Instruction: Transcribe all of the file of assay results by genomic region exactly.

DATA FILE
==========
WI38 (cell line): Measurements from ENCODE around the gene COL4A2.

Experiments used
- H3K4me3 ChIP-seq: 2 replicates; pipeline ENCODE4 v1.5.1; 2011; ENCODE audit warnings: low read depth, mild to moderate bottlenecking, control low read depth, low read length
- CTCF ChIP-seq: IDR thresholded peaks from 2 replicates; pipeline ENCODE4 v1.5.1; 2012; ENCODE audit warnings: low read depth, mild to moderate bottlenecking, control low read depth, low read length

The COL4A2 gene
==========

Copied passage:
WI38 (cell line): Measurements from ENCODE around the gene COL4A2.

Experiments used
- H3K4me3 ChIP-seq: 2 replicates; pipeline ENCODE4 v1.5.1; 2011; ENCODE audit warnings: low read depth, mild to moderate bottlenecking, control low read depth, low read length
- CTCF ChIP-seq: IDR thresholded peaks from 2 replicates; pipeline ENCODE4 v1.5.1; 2012; ENCODE audit warnings: low read depth, mild to moderate bottlenecking, control low read depth, low read length

The COL4A2 gene